A new report from the TLAP Insight Group highlights how the first phase of the coronavirus pandemic affected people who use care and support services.
The group, known as TIG, has brought together TLAP partners and allies to build an understanding of the experience of Covid-19 on people accessing care and support (including unpaid family carers), looked at through the lens of personalisation. The aim was to identify what has worked well, and to highlight areas that people found difficult, both generally and in relation to their care and support.
The report is based on a rapid evidence review, collecting and collating a large amount of research, data and intelligence, contributed by TLAP partners and other organisations. This collaborative approach has seen organisations willing to share what they know for a common purpose.
The TLAP group was initially established with the aim of investigating the impact on people in Care Act Easement areas. It was not possible to build a comprehensive picture of Care Act Easement activity and its impact through this review. The scope was therefore extended to include the wider impact on people accessing care and support and unpaid carers across all council areas.
People working in social care have done their very best to respond to the pandemic. Existing problems with social care, such as lack of investment, and practices that do not support personalisation, were exacerbated.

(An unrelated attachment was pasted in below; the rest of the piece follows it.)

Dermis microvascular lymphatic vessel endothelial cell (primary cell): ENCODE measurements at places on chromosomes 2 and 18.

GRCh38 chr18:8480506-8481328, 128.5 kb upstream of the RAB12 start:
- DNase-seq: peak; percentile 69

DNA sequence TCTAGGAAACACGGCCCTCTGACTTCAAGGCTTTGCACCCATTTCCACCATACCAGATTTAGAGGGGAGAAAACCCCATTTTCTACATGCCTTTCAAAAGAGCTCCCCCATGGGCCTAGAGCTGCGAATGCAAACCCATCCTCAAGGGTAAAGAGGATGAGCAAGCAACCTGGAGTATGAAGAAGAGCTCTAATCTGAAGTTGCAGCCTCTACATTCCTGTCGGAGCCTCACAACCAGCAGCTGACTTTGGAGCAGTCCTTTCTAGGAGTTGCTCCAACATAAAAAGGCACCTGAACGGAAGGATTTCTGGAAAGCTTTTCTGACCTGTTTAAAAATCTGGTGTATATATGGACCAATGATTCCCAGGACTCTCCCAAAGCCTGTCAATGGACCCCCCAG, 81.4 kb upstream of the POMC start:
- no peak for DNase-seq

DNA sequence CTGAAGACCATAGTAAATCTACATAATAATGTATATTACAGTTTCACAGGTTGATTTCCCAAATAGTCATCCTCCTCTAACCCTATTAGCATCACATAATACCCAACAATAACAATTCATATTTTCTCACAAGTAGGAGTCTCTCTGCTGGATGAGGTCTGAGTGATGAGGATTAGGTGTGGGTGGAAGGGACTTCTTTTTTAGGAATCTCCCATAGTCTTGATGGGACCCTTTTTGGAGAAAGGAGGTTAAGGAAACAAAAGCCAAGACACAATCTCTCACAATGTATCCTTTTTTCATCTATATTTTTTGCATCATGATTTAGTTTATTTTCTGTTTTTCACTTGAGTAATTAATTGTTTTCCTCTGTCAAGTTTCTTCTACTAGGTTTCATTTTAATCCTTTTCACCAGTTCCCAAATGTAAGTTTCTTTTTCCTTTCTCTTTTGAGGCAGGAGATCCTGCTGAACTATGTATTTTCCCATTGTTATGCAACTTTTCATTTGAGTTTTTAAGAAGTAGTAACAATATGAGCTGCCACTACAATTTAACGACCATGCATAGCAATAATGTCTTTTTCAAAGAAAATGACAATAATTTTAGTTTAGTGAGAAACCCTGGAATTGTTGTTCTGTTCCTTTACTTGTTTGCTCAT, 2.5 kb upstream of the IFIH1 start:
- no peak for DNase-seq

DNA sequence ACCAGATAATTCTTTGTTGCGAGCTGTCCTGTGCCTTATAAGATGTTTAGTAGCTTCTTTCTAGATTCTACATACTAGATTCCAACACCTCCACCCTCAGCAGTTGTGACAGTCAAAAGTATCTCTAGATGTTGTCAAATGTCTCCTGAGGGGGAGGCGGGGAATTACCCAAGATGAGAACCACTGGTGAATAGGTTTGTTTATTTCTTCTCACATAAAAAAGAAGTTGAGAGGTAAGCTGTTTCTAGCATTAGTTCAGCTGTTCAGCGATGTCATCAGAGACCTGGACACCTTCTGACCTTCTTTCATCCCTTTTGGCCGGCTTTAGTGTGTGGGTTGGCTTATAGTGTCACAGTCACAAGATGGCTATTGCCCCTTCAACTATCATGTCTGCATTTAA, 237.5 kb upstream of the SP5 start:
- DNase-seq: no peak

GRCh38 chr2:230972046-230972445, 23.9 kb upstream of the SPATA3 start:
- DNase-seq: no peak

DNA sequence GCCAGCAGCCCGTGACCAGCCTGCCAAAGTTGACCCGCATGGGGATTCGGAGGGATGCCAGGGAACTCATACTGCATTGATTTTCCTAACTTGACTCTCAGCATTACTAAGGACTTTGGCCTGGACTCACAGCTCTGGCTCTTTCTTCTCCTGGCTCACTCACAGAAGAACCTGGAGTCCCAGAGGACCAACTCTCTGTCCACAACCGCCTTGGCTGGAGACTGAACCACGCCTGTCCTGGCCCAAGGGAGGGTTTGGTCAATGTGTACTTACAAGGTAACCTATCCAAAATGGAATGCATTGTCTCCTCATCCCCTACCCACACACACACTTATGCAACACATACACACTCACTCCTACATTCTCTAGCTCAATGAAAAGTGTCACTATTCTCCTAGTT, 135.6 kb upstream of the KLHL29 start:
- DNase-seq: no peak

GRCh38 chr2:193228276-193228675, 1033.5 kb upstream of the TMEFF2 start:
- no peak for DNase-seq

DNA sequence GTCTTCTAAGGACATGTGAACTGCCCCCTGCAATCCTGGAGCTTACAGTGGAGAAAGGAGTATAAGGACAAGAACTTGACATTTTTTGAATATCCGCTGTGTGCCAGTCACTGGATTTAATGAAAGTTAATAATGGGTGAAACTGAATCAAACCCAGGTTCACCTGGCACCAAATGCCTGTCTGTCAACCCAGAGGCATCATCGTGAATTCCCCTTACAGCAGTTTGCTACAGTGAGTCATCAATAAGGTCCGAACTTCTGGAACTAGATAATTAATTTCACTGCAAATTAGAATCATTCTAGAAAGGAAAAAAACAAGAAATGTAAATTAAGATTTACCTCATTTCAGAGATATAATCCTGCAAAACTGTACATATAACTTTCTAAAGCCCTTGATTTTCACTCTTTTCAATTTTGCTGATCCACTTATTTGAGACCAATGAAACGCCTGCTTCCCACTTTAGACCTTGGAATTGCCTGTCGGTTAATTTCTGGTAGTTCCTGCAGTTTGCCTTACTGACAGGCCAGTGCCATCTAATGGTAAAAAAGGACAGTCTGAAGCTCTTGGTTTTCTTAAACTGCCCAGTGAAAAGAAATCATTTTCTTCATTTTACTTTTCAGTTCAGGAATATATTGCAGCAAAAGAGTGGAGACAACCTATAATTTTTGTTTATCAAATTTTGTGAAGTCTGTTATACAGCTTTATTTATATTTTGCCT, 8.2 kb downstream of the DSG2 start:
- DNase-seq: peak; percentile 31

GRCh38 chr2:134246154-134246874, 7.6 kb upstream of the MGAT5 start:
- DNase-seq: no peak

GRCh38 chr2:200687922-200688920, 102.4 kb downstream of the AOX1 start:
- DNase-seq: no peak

The experience of people accessing care and support (and unpaid family carers) was mixed. While some reported pro-active, flexible and personalised approaches to their care and support, others fared less well. Unpaid family carers took on significant additional caring responsibilities, leading in many cases to increased stress, financial burden and risk of burn out. Families with a relative living in a care home experienced loss of contact and fears for their loved one’s safety.
Emily Holzhausen, Director of Policy, Carers UK said “This important report shines a light on the huge pressures faced by carers and their families during the first phase of the pandemic where support structures fell away almost overnight. It also gives us the key ingredients to make a difference for people needing care and their families as we face winter with Covid-19 on our doorstep”.
The findings from the rapid evidence review and recommendations detail where and how care and support need to change to become more personalised and co-produced.
There is a need develop an understanding of what government (local and national), and business, can and should do to create the conditions for community support to flourish and be sustained, so that everyone and every place is included. This means taking practical action to address care and health inequalities.
Clenton Farquharson, TLAP Chair said “this report underlines the experience of people being a part of continual learning about COVID-19. We started with a lot of unknowns, which allows us to be ‘forgiving’ and generous about omissions, as long as they are not repeated as we move through the next difficult phase of the pandemic”.